Getting your horse or pony across Cook Strait
We have been helping people get their horses and ponies across Cook Strait for over 60 years – from thoroughbreds off to race at Trentham to ponies competing at Horse of the Year.
You decide whether your drive your float or truck onboard or you leave it to the horse transport professionals which do regular crossings. Either way we want to ensure your horse has a safe sailing. We have added some useful information to help you plan your Cook Strait journey. This has been prepared in conjunction with the MPI Animal Welfare team.
We make sure trucks are well ventilated
When you book
Make sure you let us know you a travelling with a horse or horses when you book.
We can contact you if there are any changes for livestock sailings such as a weather alert. You are responsible for your horse when it is onboard.
If you have any questions contact firstname.lastname@example.org
Your horse needs to be in good condition to travel
- Your horse/pony should not travel if they are unwell
- Sick or injured (unless certified fit for travel by a practicing vet)
- Horses in the last three months (90 days) of pregnancy should not be travelling on the ferry unless given clearance by a vet
- Foals less than four weeks of age must not be transported
- Unweaned foals over four weeks of age must be transported with their dam and require a trailer ‘box stall’ type of set up that would allow the dam and foal to move around the area
- Weanlings should be allowed a period of at least 4 weeks after separation from their dam to allow for feed adjustment and the mental and physical stress of the weaning event to subside
- You may want to talk to your vet about using a supplement such as a calming paste
- MPI has more information on their website
Getting your horse ready for coming onboard
You need to ensure your horse or pony has been adequately prepared before they come onboard the Interislander - they need to have been fed, watered, and rested prior to their journey.
Your float or truck needs to be in good condition
It needs to be well ventilated and has a non-slip surface - a surface that will provide adequate footing for shod and un-shod horses, and includes rubber mats, specialised horse trailer carpet, or slatted wooden floors.
Internally, the construction of the floors, walls and internal divisions must provide appropriate strength and safety. Materials should be able to withstand the weight of the standing horse, in the case of floors, or repeated kicking, in the case of walls, kickboards and internal divisions.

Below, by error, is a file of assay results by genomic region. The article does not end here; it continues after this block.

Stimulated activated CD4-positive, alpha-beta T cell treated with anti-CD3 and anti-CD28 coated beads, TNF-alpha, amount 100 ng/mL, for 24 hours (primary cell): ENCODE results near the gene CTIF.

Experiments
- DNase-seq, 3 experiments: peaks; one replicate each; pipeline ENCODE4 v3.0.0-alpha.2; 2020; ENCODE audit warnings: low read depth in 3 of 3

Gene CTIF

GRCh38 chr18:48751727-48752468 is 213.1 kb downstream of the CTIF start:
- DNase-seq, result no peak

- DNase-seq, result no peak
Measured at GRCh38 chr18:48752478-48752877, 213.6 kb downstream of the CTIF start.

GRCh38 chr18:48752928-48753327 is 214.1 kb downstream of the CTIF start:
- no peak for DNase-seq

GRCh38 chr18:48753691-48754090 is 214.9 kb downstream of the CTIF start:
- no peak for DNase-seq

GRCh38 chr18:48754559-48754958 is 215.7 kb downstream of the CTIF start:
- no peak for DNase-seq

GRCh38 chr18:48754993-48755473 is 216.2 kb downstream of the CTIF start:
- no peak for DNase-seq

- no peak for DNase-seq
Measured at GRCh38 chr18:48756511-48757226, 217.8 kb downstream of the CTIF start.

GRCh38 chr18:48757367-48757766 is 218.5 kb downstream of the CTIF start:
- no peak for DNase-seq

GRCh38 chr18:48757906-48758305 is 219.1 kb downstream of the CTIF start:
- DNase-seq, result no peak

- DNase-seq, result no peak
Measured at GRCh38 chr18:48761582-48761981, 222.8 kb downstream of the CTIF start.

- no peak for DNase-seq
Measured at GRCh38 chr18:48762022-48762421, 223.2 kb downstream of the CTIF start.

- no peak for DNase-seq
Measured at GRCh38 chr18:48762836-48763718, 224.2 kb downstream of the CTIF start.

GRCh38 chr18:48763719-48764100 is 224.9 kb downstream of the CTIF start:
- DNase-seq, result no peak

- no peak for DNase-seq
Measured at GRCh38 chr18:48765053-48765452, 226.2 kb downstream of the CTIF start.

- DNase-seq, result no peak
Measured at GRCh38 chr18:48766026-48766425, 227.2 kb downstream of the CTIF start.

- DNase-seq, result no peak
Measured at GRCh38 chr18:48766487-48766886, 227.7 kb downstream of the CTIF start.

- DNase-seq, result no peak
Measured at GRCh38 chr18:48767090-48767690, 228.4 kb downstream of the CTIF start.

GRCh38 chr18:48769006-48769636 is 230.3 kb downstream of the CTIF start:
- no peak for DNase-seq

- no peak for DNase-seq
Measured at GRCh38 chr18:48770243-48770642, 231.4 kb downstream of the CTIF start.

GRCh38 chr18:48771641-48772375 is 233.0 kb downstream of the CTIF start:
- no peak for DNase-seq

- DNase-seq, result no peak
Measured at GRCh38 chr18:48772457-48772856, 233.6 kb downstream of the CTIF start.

Please ensure that there is easy access to water before, during and after the journey.
Water troughs and containers should be clean and not have any algae build up.
The quantity and frequency of feeding will depend on the age and size of the horse or pony. It is also at the discretion of the owner – the horse or pony may be fine without food for the journey, provided it has been adequately prepared prior to going on the ferry. On-board rations may consist of a combination of hay and hard feed. Hard feed should be offered where appropriate, but horses and ponies should be accustomed to the feed they are receiving. Please do not introduce new feeds on the journey.
Please note that bringing hay onto the ship must be declared as ‘dangerous goods’ - due to the risk of combustion.
Checking on your horse while onboard
You cannot travel in your vehicle with your horse. You need to go to the passenger areas of the ferry. However, during the sailing our crew will make an announcement that you can go and check on your horse. A crew member will take you to the vehicle deck. If additional visits are required, please ask our crew.
- Interislander doesn't take livestock during heavy swells or storm conditions for the safety of the animals. We make an effort to inform customers in advance for any such weather but if your sailing with a horse or pony is cancelled or disrupted it is the owner’s responsibility to look after them as Interislander does not have any livestock care facilities onsite.
- Ships are inherently loud places and may cause distress to animals. While we attempt to minimise noise such as car alarms you may wish to take this into consideration.